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As a magistrate, John Wayne Conway called Chip Chambers one of the best county highway supervisors in the state.
As the county’s next judge-executive, Conway has sent Chambers packing and will name one of Chambers’ former employees to replace him in that position.
Chambers revealed Conway’s plans during last Tuesday’s meeting of the Anderson County Fiscal Court.
During what would prove to be his final department head report, Chambers — who ran against Conway for judge-executive — used the time instead to read a prepared statement, and needle Conway for not reappointing him.
“On Dec. 1, I was informed by Mr. Conway that I wouldn’t be rehired as county road supervisor,” Chambers said. “His statement was, ‘It’s not political. You just don’t fit in my administration.’
“Later that same day, Billy Catlett informed me he would be the new road supervisor. I wish Billy luck in this endeavor.”
Conway remained silent during Chambers’ statement and looked down through the majority of the short speech.
Contacted later in the week, Conway confirmed that Chambers is out and Catlett is in, but declined to discuss why he will not reappoint Chambers to the position he’s held for the past seven years.
Chambers went on with his statement, essentially disagreeing with what he claims was Conway’s statement that him being replaced isn’t political.
“I applaud the members of the fiscal court,” Chambers said. “You give freely of your time by exercising your constitutional right to run for office.
“I also exercised this right, and it cost me a job I dearly loved.”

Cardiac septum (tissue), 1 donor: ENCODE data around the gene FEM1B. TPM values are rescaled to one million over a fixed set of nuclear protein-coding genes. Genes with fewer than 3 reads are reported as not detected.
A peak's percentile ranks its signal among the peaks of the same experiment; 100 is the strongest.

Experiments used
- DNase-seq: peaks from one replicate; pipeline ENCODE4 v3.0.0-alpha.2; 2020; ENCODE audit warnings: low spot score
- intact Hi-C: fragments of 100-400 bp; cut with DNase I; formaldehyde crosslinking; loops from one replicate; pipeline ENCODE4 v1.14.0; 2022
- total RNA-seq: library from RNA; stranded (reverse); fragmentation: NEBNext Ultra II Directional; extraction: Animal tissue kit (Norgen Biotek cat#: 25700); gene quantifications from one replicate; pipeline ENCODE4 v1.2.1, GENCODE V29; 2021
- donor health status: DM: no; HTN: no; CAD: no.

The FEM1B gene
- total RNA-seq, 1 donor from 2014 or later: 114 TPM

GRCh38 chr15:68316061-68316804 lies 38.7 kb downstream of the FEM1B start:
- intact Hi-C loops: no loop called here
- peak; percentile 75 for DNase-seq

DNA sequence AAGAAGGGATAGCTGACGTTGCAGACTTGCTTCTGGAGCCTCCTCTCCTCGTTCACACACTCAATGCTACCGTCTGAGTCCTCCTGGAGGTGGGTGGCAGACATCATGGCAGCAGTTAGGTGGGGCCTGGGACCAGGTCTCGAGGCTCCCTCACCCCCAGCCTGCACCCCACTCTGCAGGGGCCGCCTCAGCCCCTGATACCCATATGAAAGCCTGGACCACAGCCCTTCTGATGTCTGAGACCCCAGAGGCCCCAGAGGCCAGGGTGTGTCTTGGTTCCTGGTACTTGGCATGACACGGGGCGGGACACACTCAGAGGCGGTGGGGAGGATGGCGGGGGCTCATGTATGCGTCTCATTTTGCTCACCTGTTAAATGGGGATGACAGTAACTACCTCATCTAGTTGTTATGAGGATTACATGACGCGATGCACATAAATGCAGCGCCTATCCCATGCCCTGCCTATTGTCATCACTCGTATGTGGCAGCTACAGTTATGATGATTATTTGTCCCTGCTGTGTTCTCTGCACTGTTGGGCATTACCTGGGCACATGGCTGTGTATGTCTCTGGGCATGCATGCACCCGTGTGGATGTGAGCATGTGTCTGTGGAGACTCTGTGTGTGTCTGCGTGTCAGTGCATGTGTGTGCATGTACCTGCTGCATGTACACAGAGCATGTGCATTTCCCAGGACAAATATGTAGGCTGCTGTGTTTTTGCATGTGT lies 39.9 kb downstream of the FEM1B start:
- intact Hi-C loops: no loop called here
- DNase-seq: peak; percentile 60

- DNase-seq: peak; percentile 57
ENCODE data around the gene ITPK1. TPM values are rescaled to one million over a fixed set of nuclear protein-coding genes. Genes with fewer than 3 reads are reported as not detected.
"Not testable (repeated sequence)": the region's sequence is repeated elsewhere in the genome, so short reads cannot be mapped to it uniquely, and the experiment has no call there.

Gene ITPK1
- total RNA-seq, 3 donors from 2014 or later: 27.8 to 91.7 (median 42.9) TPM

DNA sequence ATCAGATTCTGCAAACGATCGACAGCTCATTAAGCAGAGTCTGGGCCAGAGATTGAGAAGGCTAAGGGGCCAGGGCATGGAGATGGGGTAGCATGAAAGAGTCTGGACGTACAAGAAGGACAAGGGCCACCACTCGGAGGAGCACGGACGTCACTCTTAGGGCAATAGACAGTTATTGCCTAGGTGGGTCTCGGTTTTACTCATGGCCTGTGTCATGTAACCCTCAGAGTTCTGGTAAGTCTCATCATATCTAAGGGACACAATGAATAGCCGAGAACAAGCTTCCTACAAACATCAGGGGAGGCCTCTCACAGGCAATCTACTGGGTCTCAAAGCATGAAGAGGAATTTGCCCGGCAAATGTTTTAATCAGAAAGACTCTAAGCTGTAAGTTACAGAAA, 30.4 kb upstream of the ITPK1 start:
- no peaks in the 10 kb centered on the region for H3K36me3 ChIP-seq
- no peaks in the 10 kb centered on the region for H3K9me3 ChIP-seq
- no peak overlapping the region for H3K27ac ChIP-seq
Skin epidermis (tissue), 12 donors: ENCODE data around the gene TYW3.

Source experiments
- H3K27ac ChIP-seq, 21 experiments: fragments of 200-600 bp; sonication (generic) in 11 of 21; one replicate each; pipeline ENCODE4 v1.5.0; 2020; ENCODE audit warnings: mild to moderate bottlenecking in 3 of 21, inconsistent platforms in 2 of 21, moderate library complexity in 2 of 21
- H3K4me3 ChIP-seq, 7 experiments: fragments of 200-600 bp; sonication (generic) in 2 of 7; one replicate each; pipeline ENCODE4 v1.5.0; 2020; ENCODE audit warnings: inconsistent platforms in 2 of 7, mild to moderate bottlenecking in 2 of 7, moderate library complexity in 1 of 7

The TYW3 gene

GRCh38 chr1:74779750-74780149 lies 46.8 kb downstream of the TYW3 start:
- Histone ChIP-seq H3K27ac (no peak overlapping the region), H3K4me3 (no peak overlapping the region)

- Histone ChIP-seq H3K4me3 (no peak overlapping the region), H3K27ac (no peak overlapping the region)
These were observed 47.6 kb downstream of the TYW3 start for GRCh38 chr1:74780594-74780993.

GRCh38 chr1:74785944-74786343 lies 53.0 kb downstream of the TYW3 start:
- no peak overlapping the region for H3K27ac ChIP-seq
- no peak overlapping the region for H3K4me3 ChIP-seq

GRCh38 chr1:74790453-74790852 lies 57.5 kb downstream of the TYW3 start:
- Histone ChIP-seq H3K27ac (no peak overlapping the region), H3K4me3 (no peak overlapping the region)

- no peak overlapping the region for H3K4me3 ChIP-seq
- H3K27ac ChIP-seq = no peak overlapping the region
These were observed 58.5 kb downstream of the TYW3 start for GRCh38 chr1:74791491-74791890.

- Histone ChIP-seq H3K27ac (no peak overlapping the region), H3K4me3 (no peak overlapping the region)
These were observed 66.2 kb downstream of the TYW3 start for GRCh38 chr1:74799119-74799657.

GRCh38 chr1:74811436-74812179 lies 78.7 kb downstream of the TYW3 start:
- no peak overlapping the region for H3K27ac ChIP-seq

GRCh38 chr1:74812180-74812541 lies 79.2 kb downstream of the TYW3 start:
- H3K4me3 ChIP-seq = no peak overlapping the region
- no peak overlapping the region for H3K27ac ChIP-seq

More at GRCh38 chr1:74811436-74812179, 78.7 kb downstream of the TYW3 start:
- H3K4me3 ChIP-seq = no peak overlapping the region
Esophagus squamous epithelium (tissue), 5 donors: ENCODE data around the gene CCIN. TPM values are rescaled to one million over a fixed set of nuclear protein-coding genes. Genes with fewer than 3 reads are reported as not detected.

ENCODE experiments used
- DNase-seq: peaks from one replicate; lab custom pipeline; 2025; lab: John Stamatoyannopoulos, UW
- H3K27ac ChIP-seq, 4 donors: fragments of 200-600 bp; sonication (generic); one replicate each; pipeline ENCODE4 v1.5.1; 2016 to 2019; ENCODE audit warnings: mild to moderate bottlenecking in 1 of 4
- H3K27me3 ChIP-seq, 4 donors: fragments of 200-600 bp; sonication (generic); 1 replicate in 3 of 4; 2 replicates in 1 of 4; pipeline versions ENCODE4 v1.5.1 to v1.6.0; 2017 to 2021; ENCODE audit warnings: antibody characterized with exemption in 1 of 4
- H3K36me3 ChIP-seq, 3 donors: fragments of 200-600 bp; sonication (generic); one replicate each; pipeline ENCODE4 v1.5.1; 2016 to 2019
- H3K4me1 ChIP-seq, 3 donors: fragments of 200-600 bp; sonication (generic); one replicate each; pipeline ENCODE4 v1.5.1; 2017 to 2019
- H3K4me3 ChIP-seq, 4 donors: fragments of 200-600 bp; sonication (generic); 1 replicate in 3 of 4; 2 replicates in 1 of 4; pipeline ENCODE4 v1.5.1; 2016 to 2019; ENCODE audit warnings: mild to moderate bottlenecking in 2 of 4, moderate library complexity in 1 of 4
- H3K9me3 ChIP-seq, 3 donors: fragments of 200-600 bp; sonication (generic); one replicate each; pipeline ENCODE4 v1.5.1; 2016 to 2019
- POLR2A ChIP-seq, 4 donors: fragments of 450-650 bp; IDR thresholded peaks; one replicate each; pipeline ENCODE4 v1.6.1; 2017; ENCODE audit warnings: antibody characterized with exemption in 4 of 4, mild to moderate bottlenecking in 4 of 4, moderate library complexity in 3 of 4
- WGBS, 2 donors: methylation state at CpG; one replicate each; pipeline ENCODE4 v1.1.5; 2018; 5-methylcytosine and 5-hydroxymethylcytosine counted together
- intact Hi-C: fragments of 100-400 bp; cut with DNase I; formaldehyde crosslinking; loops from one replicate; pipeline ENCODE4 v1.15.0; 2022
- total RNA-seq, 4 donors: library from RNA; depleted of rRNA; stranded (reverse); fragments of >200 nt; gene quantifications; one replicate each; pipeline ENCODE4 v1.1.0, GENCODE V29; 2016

Early on, Chambers recounted what Conway told him while interviewing him for the highway supervisor position.
“Seven years and one month ago, [former judge-executive] Anthony Stratton asked me to move to Kentucky from northeast Tennessee and become road supervisor,” Chambers said.
“Then in 2006 and 2008, I was reappointed by Steve Cornish. I am grateful to both of these men for the confidence they showed in me.
During my interview with Anthony and magistrates Conway and [Juretta] Wells, Magistrate Conway told me the job of county road foreman was the most political job in the county. His words were quite prophetic.”
Chambers, who was later presented with a $25 gift card as a parting gift from the fiscal court, also ticked off a list of his accomplishments as road supervisor, including:
Installing precast box culverts for the first time
Purchasing a paver and roller
The county paving its own roads for the first time
Purchasing a salt truck and using salt for the first time
Writing new subdivision regulations
Making the department KACo and OSHA compliant
“Beyond a shadow of a doubt, the Anderson County Road Department is in better shape than I found it,” Chambers said.
“Sometimes in life things are taken away. It’s not fair, but it’s life. This is one of those situations.”
Comment at theandersonnews.com.